typeof, == and ===

Fri, 16 July 2010

In JavaScript nothing is what it looks like; you rarely work with actual values.

Most of the time values morph from one type to another, just so they can morph to yet another type later on. That's the way of language. And if that weren't enough, I recently found that the way I was writing some functions in JavaScript was wrong. It wasn’t particularly my fault, though, as it looks like most of us did it wrong the way.

The root of evil is our use of the typeof operator.

Lets look at this example:

var attrWhiteList = /^(text|size|color|weight|true)$/;
function setAttr(name, value) {
    if (typeof name == "string" && attrWhiteList.test(name)) {
        this[name] = value;
    } else if (typeof name == "object" && name) {
        for (var key in name) if (attrWhiteList.test(key)) {
            this[key] = name[key];

We can call the setAttr function like this:

setAttr("size", 20);

or like this:

setAttr({size: 20, name: "Jason"});

And when we call it successfully an attribute is set. And it’s not only setting what we send, it additionally checks that attributes appear in a white-list before setting them. All seems good. Or is it?

Let’s rewrite the function with our revised view in mind:

var attrWhiteList = /^(text|size|color|weight|true)$/;
function setAttr(name, value) {
    if (arguments.length > 1) {
        if (attrWhiteList.test(name)) {
            this[name] = value;
    } else if (name === Object(name)) {
        for (var key in name) if (attrWhiteList.test(key)) {
            this[key] = name[key];

Simply, our second approach robustly deals with any parameters that the function receives, while the first will not:

setAttr("size", 20);
setAttr({size: 20, name: "Jason"});

Those two work as before, but there are many parameters that the first version can’t cope with:

setAttr(true, true);

var f = function () {};
f.size = 5;

setAttr(new String("text"), "Jason");
setAttr(["text"], "Jason");
setAttr(new Boolean(true), true);
setAttr({toString: function () {return "text";}}, "Jason");

You’re probably saying: “Nobody will write code like that”. And you’re probably right, but people could easily write code like this:

setAttr(a, b);

What am I trying to say? In JavaScript you coerce types all the time, whether you intend to or not. You can fight it, or you can use it.

It doesn’t matter what type the variable is, it’s more important how you can use it. So, for example, instead of asking “Is it a number?” it’d be better to ask “Is it numeric?”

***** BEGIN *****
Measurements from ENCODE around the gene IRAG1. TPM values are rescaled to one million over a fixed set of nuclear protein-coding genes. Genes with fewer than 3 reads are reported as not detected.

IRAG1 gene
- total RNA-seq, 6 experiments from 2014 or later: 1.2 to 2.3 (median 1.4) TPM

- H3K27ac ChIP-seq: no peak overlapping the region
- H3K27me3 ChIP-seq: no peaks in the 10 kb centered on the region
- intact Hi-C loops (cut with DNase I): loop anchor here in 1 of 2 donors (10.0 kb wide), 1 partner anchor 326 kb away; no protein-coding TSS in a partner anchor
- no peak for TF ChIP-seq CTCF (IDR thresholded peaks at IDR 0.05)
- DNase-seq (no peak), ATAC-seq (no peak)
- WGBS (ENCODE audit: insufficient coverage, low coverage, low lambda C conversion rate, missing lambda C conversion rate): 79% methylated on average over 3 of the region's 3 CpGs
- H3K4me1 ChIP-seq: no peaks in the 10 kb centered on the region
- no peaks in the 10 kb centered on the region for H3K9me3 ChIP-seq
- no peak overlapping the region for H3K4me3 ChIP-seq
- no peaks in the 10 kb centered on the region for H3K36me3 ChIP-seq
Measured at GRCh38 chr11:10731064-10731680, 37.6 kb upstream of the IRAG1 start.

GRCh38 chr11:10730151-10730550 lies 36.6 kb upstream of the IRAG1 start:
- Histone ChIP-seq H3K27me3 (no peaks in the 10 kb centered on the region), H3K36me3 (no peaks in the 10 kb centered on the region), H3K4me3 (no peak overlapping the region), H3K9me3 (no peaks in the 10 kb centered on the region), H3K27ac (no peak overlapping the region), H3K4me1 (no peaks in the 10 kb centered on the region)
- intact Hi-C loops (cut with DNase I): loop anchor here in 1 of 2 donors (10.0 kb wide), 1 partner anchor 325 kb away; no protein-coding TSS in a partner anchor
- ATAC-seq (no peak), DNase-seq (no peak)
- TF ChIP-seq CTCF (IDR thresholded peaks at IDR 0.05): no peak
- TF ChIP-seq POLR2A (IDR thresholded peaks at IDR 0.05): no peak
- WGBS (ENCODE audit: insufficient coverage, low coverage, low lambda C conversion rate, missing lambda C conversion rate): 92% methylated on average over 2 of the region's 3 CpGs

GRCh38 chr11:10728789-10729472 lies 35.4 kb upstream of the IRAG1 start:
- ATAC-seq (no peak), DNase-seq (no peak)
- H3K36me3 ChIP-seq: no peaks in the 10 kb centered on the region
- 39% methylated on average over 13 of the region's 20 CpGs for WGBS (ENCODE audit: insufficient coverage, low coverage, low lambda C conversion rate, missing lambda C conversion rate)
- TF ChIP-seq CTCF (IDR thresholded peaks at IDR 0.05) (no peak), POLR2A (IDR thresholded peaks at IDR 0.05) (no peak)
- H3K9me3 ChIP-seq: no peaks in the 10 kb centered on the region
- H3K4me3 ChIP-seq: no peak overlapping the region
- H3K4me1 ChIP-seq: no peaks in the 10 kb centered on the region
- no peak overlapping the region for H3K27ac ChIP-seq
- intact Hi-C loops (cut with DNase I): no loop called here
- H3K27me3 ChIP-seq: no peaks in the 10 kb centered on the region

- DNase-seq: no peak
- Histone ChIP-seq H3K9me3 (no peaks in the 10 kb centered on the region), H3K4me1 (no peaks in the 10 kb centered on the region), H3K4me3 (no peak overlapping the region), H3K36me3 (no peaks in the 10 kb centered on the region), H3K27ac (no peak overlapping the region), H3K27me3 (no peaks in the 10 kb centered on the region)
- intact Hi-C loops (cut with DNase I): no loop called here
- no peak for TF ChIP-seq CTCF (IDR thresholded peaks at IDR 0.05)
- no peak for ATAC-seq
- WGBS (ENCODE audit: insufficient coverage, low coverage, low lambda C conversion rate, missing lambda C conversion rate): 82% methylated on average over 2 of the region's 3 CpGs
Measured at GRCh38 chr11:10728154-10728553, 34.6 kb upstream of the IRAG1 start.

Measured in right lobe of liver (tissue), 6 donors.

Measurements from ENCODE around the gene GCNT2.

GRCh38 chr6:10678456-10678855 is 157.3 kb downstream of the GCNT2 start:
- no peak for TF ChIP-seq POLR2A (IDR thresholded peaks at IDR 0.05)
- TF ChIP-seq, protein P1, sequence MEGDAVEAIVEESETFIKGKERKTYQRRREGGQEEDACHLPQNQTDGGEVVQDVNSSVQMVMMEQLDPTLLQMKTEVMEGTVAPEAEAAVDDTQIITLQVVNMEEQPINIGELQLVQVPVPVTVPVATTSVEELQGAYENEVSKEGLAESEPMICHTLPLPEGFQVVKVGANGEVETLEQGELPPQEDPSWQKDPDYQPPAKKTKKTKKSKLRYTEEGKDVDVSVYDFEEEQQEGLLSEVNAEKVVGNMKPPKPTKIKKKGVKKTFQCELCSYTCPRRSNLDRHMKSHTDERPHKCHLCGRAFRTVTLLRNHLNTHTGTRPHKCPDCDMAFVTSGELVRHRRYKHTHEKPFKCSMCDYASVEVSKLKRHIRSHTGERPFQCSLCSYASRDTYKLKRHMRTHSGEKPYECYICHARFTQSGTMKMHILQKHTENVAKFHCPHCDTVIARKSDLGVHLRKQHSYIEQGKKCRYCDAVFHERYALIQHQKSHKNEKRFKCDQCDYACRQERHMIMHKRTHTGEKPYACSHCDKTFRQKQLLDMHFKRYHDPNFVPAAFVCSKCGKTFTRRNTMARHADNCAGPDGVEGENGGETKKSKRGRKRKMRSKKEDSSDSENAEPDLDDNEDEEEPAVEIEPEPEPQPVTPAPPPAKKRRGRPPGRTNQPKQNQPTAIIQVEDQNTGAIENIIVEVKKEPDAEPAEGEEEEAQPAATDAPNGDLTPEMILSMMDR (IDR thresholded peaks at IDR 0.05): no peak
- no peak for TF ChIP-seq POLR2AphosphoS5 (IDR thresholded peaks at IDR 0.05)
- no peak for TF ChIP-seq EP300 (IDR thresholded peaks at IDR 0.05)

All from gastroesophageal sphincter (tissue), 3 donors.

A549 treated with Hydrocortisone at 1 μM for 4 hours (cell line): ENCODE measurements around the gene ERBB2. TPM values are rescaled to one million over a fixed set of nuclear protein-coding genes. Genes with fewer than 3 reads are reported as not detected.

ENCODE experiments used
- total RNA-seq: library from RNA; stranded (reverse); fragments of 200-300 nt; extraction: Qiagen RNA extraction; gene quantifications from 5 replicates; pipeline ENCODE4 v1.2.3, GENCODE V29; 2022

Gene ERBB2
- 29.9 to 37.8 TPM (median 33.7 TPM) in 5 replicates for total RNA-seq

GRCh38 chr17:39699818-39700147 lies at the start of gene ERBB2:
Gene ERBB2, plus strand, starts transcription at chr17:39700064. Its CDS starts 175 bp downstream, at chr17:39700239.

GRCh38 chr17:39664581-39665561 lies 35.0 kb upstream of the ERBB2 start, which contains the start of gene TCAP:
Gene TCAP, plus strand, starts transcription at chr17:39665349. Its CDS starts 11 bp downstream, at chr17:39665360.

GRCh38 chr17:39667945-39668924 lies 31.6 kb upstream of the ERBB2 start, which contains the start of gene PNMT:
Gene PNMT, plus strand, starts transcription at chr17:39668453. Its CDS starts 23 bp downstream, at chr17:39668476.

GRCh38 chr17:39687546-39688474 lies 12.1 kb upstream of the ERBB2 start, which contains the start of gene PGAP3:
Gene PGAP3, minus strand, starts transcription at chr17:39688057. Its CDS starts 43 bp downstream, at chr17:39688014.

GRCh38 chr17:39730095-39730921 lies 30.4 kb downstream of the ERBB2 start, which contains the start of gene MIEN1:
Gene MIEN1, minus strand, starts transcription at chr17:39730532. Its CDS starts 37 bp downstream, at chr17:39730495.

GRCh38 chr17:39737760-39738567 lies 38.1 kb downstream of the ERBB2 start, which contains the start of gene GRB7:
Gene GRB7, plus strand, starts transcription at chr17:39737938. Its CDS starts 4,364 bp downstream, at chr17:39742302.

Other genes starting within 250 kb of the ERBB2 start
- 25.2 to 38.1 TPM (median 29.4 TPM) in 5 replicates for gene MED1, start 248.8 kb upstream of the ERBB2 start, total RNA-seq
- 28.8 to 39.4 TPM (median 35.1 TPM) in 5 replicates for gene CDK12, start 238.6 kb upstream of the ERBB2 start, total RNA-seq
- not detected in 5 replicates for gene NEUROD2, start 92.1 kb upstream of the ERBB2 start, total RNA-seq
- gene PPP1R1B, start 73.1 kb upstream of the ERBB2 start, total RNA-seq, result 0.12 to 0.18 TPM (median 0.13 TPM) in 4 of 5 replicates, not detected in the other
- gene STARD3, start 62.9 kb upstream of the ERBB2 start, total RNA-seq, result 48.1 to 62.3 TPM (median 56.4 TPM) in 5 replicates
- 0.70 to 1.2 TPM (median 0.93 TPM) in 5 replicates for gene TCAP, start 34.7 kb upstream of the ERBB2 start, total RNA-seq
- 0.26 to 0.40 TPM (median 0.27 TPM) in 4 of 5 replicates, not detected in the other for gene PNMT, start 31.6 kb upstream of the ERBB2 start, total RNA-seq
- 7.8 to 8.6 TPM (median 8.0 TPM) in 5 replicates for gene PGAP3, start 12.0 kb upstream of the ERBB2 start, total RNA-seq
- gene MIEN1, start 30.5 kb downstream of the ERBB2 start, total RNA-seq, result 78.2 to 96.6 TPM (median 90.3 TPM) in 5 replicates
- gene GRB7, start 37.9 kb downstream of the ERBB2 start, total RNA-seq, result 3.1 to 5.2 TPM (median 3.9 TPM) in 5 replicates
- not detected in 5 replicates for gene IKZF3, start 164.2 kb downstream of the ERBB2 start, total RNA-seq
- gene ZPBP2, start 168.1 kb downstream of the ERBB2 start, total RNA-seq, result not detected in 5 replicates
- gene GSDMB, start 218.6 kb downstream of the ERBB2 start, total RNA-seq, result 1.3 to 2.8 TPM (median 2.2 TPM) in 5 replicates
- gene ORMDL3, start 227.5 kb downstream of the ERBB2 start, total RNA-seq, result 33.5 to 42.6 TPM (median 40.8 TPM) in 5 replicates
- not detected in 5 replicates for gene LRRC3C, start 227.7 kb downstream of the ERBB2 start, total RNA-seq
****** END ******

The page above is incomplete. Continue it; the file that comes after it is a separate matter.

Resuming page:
var isnan = /^(NaN|-?Infinity)$/;
function isNumeric(num) {
    return !isnan.test(+num);

or maybe “Is it object?” or “Is it array?”

function is(o, type) {
    type = String(type).toLowerCase();
    return  (type == "null" && o === null) ||
            (type == typeof o) ||
            (type == "object" && o === Object(o)) ||
            (type == "array" && Array.isArray && Array.isArray(o)) ||
            Object.prototype.toString.call(o).slice(8, -1).toLowerCase() == type;

is(function(){}, "object"); // true
is(function(){}, "function"); // true
is([], "object"); // true
is(new String("string"), "string"); // true

The difference can be subtle as it’s between “Is this variable’s type ‘object’?” and “Is this an object?”.

As you know a function is an object and function… new Number is an object and a number…

This way of thinking about JavaScript isn’t limited to typing—it impacts the comparison operator, also.

You’ll often hear that “==” is a bad part of JavaScript. I not so sure. It is often better to use “===” instead of “==” only if you don’t clearly understand how those operators work or are simply in doubt.

It depends on what level of equality you really need.

Typing: typeof a === "object"
looks as ridiculous to me as: ((typeof(a)) === ("object"))

The brackets don’t hurt, but putting them everywhere just because you used to is redundant. And it’s the same with “===”.

Taking a look at our “is” function, you’ll notice I don’t care if type is a string or not as long as it equals (==) “object” or “null”, etc. We’re embracing the flexibility of the language, and not fighting against it.

Don’t code as though the types are fixed, they’re not.

Next time you’re going to use typeof or “===” think about whether it’s the best choice. Remember that in JavaScript nothing is always what it looks like.